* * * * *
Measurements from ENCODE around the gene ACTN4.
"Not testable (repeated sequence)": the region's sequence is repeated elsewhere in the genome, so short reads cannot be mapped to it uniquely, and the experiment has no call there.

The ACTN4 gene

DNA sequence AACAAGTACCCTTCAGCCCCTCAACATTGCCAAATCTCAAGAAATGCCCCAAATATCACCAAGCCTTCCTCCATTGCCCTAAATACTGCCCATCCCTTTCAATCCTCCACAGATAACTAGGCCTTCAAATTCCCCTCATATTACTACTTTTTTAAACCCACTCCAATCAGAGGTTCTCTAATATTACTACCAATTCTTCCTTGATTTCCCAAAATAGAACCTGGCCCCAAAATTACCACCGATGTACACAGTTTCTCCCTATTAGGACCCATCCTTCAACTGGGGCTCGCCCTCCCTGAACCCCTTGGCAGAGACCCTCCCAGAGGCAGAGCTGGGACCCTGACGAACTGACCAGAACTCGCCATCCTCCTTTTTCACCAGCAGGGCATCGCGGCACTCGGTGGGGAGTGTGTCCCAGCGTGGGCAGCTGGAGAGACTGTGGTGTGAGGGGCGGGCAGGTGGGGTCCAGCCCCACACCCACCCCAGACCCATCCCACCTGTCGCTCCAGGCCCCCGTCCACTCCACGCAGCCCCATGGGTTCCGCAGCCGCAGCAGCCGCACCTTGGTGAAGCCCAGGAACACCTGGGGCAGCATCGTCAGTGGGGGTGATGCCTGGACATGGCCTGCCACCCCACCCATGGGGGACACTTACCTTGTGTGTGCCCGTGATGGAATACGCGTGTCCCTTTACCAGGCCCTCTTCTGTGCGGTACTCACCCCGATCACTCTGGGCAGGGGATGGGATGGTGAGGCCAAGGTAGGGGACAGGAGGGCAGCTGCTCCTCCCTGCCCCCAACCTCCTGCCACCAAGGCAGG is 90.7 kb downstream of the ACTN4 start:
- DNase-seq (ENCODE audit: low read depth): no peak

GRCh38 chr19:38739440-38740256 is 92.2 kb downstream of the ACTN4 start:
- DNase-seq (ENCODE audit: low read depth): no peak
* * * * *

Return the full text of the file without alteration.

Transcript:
Measurements from ENCODE around the gene ACTN4.
"Not testable (repeated sequence)": the region's sequence is repeated elsewhere in the genome, so short reads cannot be mapped to it uniquely, and the experiment has no call there.

The ACTN4 gene

DNA sequence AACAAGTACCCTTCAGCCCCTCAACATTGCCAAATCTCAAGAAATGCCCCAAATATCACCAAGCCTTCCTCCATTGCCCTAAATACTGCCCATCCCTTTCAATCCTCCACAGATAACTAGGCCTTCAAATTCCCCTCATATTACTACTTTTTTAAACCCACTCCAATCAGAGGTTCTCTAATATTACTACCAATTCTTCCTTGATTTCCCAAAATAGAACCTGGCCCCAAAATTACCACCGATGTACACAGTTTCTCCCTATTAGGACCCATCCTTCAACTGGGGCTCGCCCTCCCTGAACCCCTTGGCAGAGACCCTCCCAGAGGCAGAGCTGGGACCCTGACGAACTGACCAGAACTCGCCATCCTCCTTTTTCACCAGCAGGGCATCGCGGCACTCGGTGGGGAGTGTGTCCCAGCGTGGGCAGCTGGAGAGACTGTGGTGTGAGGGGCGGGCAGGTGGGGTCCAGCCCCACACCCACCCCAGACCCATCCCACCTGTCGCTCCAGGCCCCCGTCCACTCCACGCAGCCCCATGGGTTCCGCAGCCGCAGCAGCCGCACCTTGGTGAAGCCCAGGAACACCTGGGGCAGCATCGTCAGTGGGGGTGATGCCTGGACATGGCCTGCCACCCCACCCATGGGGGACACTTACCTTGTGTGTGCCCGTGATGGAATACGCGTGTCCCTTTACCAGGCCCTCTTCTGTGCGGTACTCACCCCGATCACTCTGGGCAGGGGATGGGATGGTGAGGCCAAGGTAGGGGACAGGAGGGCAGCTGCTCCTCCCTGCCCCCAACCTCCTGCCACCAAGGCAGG is 90.7 kb downstream of the ACTN4 start:
- DNase-seq (ENCODE audit: low read depth): no peak

GRCh38 chr19:38739440-38740256 is 92.2 kb downstream of the ACTN4 start:
- DNase-seq (ENCODE audit: low read depth): no peak